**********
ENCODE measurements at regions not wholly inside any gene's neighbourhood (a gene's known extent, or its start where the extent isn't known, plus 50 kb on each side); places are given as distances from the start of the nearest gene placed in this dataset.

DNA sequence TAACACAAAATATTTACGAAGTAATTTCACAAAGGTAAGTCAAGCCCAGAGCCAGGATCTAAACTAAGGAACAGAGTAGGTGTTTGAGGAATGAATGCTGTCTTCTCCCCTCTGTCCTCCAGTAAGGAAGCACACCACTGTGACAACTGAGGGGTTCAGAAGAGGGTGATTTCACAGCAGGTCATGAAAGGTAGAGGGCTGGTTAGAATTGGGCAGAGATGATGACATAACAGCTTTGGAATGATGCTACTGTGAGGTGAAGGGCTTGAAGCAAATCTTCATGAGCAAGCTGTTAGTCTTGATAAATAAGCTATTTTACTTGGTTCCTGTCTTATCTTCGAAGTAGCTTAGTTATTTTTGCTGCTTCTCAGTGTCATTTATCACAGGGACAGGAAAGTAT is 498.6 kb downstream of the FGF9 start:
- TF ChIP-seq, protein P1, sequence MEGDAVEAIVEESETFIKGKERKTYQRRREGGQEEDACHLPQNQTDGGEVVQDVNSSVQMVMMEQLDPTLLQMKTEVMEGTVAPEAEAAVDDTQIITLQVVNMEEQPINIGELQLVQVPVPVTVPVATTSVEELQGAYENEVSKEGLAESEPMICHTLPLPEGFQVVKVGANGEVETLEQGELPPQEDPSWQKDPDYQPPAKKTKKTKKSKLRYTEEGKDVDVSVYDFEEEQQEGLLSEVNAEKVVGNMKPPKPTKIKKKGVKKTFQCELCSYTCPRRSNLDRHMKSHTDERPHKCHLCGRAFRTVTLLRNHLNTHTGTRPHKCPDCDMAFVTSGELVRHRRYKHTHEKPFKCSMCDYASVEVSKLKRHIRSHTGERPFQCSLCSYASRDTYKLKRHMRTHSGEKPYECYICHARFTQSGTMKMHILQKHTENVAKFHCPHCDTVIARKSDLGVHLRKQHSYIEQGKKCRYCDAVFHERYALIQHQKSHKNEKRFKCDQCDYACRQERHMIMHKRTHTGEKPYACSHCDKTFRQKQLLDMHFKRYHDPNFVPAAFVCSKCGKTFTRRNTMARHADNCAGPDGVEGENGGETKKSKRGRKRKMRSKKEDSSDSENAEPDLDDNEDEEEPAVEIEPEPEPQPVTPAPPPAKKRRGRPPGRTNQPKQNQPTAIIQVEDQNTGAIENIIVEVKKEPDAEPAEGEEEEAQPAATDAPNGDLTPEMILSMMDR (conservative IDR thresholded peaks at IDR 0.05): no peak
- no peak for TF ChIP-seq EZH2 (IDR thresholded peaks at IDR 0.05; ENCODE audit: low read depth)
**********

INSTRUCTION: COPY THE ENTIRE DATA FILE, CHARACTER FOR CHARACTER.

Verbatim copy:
ENCODE measurements at regions not wholly inside any gene's neighbourhood (a gene's known extent, or its start where the extent isn't known, plus 50 kb on each side); places are given as distances from the start of the nearest gene placed in this dataset.

DNA sequence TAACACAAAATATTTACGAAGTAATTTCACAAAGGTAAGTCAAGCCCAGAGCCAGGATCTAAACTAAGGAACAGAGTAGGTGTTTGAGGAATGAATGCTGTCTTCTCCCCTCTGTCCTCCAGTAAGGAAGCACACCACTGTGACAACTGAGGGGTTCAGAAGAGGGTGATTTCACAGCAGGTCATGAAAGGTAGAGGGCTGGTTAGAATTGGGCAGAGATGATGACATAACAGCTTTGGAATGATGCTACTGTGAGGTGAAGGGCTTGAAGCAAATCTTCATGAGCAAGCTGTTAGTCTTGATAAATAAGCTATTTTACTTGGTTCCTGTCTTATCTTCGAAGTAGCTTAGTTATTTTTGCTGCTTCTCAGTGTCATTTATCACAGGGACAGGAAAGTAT is 498.6 kb downstream of the FGF9 start:
- TF ChIP-seq, protein P1, sequence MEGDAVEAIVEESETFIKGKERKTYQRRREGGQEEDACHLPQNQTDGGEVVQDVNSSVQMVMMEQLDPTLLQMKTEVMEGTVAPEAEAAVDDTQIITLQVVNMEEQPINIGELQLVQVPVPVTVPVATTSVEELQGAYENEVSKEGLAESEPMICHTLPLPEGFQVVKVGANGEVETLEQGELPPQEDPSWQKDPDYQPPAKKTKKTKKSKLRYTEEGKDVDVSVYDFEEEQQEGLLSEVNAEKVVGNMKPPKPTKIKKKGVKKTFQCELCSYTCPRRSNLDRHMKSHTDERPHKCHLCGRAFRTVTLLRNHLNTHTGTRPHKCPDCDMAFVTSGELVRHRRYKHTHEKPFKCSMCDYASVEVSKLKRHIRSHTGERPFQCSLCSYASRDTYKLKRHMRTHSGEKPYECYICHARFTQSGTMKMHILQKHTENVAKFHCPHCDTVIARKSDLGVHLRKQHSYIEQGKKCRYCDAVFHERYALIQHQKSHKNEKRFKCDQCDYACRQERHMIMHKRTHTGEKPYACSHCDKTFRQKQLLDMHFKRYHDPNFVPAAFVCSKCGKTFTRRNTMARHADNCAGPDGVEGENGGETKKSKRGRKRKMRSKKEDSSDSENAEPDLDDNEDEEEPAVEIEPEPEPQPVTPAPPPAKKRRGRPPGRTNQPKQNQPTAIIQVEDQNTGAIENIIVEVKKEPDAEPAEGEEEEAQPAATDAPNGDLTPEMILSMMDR (conservative IDR thresholded peaks at IDR 0.05): no peak
- no peak for TF ChIP-seq EZH2 (IDR thresholded peaks at IDR 0.05; ENCODE audit: low read depth)